It’s worth challenging the historical relationship between Treasuries and mortgage rates. It is “agency” mortgage-backed securities that set mortgage rates. These securities are guaranteed by Fannie Mae (FNM) and Freddie Mac (FRE), who are in turned backed by the U.S. government. Prior to 2008, this backing was implicit but became explicit when the two entities were taken over by the U.S. government. These securities are an asset class all their own and serve a distinct purpose as they have the same credit rating of the U.S. Treasuries (AAA for now) but paying significantly higher interest rates.
Unlike short term interest rates, these are not set by the Fed in any committee meeting. Supply and demand factors apply. The Fed has been influencing the rate by boosting demand for agency securities. Fed purchases have been pushing down rates but it is unclear by how much.
Market watchers are quick to point out that losing the demand that comes from the Fed purchases will put downwards pressure on the prices of this debt (and corresponding upward pressure on interest rates). Few look at the supply of new mortgage debt. Unlike steady stream of debt issuance by the U.S. Treasury, mortgage debt is declining.
Demand for mortgages continues to wane. The above graph shows the quarterly growth in mortgage debt. Much like its more widely covered counterpart “Consumer Credit” this has seen negative growth for the last year and a half. Much has been written about the consumer deleveraging and Americans paying down their credit cards.
Yet, since Q1’08 the decline in credit growth for has been greater than that of consumer credit (credit cards, etc.). Given that the growth over the preceding five years was much more substantial in mortgage debt than in credit cards, it is possible that correction has a ways to go. Since Q1’08 Americans have reduced the outstanding mortgage debt by $1.07 trillion which is an amount greater than the total amount the Federal Reserve has purchased in mortgage backed securities ($0.97 trillion as of last week).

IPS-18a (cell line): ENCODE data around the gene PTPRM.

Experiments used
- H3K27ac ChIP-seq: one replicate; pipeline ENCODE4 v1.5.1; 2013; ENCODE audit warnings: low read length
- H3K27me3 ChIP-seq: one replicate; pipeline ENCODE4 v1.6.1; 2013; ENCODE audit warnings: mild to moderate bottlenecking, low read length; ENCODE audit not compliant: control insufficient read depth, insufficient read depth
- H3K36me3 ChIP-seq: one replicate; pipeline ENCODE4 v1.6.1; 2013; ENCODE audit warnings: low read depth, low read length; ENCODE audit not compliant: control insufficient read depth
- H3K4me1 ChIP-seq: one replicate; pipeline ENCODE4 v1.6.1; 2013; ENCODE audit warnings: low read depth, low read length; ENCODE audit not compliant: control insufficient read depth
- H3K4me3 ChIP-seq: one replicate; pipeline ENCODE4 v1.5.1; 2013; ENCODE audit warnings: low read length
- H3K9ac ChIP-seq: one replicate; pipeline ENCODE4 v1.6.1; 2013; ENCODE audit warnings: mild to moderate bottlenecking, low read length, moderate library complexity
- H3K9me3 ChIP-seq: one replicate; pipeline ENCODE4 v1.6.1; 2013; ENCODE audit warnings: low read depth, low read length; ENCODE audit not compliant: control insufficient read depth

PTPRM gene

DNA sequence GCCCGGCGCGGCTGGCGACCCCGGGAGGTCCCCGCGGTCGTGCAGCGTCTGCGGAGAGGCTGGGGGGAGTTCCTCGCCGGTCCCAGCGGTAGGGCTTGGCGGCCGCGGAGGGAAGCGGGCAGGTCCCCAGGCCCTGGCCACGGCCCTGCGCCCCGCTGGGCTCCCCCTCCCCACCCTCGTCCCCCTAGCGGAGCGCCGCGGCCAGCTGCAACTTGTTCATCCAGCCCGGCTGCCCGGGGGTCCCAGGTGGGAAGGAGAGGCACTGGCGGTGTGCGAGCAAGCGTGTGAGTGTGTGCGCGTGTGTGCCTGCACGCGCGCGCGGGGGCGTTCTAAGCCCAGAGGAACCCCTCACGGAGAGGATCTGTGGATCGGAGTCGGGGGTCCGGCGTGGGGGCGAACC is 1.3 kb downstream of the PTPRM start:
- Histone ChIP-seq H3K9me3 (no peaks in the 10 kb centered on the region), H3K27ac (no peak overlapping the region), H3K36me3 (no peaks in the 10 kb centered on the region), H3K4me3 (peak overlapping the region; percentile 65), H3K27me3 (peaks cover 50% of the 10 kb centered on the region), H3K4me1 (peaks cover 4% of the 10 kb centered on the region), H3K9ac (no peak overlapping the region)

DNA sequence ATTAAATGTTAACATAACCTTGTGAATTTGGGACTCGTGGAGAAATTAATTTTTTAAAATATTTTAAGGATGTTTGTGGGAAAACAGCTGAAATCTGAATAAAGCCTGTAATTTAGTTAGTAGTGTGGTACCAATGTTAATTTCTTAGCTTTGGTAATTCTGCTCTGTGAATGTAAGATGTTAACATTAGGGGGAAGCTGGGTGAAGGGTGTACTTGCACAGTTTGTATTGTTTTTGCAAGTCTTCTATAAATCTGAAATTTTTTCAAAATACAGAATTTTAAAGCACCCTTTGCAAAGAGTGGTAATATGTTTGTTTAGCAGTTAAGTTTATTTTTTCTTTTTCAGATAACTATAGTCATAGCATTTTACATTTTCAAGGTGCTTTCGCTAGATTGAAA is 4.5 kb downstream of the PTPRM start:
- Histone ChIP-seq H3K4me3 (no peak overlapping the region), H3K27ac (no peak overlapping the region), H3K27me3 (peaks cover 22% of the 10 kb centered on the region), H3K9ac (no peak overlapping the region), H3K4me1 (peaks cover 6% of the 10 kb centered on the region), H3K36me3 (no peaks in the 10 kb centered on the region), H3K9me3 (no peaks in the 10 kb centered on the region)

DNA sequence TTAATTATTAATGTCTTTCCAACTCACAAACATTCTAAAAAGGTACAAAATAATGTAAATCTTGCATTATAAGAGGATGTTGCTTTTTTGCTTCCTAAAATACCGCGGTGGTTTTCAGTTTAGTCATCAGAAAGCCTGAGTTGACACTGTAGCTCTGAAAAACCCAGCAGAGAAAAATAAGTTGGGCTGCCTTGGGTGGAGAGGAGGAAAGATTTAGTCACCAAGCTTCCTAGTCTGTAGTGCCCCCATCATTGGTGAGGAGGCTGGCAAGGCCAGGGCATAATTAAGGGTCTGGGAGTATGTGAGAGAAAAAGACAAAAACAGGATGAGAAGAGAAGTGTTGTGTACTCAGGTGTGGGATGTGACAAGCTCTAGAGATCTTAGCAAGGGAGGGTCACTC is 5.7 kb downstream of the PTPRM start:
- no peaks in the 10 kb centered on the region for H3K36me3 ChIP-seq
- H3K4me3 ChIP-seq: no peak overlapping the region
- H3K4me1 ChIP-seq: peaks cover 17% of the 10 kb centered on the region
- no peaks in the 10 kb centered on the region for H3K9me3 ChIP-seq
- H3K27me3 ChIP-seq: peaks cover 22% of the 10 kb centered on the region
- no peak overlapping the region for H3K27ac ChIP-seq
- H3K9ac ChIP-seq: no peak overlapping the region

The overall housing market looks very weak with few reasons to be optimistic about sales figures, inventory levels, home prices or any of the other traditional measure. The best that can be said was that all the effort expended by the government to fix housing only brought us to a bottom. The recovery off that bottom was strong for a brief period and we now look to be trending sideways for some time.
This weak view on housing is not original but it is often combined with a forecast of increasing mortgage interest rates to 6% and beyond. This is where I differ. Housing is the only “source” of agency debt. While the demand from the Fed may be going away, it is possible that the supply declines as well. There may be an abundance of supply of U.S. Treasuries coming to market but the same can not be said for mortgage debt. When I figure out an efficient way to go short Treasuries (betting on rate increases) and long agency mortgages, I’ll be sure to write about it.
Disclosure: No positions